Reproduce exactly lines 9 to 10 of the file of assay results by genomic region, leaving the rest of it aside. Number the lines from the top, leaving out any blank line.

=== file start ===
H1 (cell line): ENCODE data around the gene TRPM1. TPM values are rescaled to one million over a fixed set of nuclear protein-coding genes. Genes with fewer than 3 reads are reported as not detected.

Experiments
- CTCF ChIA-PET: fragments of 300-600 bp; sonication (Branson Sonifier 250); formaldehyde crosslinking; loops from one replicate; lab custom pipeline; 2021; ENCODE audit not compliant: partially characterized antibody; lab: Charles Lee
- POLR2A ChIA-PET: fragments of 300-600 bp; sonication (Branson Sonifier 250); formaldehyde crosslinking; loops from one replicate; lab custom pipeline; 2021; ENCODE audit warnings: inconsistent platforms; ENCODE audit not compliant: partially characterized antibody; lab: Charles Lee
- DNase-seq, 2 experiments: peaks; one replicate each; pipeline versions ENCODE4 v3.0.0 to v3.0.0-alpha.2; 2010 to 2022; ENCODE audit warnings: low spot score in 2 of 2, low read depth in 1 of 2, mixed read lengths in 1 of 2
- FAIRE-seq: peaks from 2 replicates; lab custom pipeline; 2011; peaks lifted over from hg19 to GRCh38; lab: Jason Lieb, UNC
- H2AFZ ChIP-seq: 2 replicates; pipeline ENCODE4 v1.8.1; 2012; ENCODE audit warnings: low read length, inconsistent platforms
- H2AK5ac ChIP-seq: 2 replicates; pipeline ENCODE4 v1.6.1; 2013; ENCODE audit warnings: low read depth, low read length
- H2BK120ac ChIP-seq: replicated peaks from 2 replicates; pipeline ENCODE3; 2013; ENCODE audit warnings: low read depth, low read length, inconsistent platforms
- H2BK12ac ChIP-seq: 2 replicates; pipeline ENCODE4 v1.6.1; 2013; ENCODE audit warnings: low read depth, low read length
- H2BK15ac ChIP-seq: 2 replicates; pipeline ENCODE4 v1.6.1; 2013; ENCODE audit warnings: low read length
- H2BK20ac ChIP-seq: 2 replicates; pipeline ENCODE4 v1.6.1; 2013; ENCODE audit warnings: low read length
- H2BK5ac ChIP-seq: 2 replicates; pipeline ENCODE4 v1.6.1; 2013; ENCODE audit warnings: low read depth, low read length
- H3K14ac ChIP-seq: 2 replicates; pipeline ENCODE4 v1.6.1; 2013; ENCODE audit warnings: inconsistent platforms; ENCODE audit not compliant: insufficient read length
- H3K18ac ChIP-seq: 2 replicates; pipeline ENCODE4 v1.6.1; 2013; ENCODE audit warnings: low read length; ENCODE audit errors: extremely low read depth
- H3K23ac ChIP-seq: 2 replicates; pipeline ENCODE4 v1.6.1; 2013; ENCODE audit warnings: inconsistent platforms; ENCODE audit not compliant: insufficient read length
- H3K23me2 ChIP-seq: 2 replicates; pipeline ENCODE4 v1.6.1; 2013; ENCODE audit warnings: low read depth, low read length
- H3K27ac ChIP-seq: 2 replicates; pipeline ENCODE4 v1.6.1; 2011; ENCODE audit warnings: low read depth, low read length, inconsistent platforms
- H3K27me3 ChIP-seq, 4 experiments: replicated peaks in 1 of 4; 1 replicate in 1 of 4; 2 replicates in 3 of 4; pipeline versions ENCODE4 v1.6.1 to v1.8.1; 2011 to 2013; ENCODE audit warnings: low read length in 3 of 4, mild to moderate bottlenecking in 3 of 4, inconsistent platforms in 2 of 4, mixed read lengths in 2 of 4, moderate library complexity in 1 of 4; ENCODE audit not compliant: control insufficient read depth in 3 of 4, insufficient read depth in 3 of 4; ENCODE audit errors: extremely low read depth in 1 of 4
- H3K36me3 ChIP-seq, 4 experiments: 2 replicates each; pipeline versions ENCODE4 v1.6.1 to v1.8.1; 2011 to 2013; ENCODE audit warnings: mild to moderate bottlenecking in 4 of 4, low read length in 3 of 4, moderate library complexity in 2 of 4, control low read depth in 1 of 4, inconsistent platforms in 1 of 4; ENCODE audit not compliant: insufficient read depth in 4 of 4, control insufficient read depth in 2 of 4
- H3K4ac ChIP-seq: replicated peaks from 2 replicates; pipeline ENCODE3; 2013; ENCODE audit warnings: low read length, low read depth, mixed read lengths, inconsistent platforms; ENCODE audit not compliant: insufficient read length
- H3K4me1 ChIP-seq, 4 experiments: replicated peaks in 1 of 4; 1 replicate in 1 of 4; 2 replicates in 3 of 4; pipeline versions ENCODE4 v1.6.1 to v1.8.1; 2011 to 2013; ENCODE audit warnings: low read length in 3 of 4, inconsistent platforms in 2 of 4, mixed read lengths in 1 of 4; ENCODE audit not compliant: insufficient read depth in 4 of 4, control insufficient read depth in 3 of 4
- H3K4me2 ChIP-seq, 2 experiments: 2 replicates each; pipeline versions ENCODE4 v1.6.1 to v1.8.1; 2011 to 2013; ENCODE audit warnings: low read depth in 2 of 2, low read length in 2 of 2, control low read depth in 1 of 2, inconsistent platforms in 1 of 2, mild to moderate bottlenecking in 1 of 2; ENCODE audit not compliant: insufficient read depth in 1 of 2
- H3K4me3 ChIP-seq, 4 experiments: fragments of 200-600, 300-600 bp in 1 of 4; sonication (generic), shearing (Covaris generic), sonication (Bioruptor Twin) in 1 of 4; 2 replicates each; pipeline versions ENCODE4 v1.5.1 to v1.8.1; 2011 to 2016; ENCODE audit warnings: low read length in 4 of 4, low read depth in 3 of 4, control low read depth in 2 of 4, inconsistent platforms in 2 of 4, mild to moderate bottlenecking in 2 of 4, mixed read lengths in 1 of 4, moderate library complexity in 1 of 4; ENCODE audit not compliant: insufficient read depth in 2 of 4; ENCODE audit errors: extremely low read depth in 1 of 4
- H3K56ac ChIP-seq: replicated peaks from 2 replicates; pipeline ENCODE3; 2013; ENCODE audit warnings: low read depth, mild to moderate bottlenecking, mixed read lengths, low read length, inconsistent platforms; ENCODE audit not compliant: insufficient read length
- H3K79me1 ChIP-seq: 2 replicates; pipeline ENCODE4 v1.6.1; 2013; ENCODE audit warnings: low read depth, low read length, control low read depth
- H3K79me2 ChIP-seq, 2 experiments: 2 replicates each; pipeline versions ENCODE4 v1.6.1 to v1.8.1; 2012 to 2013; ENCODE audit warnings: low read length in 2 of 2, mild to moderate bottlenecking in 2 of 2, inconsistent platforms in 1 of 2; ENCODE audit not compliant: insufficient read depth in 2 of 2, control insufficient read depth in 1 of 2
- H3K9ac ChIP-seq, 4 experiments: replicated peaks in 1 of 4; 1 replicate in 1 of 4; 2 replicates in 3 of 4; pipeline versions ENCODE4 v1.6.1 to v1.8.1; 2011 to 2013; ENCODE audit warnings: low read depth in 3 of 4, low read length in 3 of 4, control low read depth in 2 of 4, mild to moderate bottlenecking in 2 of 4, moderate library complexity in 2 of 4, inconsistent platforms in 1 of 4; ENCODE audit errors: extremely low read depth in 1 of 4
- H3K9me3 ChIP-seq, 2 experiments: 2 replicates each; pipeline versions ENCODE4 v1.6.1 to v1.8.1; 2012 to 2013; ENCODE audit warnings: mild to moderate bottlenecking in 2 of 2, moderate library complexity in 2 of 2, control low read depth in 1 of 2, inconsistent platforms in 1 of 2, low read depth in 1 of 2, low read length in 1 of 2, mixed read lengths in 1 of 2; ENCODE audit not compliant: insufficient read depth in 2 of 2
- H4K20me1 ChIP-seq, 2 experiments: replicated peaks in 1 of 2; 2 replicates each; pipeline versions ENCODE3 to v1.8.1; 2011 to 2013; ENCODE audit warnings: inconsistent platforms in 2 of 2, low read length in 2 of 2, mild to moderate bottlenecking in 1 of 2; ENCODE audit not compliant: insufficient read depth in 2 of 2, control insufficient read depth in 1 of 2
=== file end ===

- H2BK120ac ChIP-seq: replicated peaks from 2 replicates; pipeline ENCODE3; 2013; ENCODE audit warnings: low read depth, low read length, inconsistent platforms
- H2BK12ac ChIP-seq: 2 replicates; pipeline ENCODE4 v1.6.1; 2013; ENCODE audit warnings: low read depth, low read length